receiving an off hook indication from said second aural communication device;
transmitting a second informational message to said second aural communication device; and
establishing a communication path between said first aural communication device and said second aural communication device.
73. A system according to claim 67 further comprising an interactive voice response ("IVR") system for speaker verification, said IVR system configured for communication with said central switching system.
74. A system according to claim 67 wherein said call manager performs steps further comprising:
detecting said first aural communication device is in use; and
providing a dial tone to said first aural communication device subsequent to transmitting said informational message.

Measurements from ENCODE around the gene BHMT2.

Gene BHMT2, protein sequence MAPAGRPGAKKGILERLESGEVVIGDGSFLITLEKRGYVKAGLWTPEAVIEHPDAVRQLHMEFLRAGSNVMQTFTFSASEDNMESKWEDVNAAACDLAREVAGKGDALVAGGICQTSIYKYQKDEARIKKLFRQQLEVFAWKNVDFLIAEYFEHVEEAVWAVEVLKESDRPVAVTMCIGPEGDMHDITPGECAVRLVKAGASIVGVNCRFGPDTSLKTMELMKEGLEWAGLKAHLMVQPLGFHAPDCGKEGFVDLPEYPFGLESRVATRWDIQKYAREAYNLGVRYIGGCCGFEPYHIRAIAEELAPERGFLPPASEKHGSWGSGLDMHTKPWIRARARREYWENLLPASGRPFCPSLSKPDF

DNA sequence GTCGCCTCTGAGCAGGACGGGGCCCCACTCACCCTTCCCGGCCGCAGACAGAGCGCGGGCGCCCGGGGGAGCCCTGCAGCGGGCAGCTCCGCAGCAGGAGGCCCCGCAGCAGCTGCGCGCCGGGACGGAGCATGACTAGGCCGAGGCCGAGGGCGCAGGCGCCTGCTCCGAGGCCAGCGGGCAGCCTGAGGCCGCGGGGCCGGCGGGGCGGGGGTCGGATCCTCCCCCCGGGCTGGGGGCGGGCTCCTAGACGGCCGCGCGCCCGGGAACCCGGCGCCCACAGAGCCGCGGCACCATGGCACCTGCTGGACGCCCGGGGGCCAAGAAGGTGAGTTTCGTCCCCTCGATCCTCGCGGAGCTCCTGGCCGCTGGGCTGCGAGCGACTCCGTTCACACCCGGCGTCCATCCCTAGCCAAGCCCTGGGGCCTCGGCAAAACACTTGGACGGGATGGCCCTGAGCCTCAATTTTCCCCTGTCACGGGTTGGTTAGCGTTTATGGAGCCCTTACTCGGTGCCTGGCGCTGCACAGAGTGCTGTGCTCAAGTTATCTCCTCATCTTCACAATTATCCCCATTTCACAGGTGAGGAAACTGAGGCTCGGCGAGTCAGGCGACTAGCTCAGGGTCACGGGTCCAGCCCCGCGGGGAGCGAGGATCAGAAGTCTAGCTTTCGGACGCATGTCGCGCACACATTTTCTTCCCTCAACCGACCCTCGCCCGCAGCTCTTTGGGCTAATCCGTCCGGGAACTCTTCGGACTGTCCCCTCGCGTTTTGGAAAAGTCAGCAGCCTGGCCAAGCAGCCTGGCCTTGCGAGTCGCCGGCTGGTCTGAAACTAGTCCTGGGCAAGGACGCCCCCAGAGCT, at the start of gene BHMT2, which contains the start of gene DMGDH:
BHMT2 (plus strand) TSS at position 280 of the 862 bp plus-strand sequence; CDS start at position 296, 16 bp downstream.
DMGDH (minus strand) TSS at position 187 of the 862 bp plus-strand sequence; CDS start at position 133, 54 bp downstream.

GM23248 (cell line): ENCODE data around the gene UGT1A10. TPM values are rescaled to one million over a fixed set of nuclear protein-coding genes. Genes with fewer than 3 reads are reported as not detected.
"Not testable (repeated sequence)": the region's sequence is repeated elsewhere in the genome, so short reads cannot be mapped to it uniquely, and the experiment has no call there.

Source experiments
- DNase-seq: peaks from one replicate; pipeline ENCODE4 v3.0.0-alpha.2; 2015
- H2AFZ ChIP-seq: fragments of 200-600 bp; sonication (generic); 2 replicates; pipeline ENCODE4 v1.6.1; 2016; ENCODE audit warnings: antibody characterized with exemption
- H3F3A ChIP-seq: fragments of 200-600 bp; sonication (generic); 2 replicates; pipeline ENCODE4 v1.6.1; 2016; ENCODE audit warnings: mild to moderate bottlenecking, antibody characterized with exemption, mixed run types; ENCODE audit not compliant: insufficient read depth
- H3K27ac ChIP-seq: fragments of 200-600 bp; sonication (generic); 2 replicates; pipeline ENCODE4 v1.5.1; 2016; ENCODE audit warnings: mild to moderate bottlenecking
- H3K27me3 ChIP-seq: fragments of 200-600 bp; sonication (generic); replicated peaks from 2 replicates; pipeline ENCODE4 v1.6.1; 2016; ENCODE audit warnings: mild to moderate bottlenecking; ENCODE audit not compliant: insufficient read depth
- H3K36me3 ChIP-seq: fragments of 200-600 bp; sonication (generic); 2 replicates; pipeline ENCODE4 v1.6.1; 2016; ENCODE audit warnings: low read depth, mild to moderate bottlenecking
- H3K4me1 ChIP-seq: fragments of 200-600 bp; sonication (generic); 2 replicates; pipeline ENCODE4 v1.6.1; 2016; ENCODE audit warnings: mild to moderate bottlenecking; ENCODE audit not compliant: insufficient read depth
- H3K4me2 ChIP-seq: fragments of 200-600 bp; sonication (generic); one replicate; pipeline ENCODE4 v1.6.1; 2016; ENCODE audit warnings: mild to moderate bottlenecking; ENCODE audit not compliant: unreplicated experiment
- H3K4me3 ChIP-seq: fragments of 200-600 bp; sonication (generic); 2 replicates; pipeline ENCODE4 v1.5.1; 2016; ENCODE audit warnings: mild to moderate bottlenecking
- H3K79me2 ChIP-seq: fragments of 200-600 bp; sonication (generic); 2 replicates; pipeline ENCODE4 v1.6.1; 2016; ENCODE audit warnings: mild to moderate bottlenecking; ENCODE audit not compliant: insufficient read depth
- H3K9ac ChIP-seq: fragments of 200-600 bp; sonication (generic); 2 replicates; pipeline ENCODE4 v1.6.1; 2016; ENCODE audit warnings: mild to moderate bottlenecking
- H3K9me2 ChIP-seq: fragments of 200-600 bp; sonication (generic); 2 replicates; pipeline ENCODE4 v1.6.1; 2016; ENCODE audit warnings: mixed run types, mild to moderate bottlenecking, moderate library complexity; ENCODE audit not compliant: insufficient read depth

75. A system according to claim 67 wherein said call manager performs steps further comprising:
detecting said first aural communication device is in use; and
providing a dial tone to said first aural communication device prior to transmitting said informational message.
76. A system according to claim 67 wherein said call manager performs steps further comprising:.
receiving an off hook signal from said first aural communication device;
receiving dialing information from said first aural communication device, said dialing information for establishing a communications path to said second aural communication device;
receiving an off hook signal from said second aural communication device; and
providing a dial tone to said first aural communication device prior to transmitting said informational message.
77. In a wireless communications network, a method for providing an informational message in conjunction with an incoming communication for an aural communication device user, said aural communication device having an associated identifier, said method comprising:
receiving an indication of said incoming communication for said aural communication device;
retrieving an informational message from a message server;
establishing a data communication connection to said aural communication device;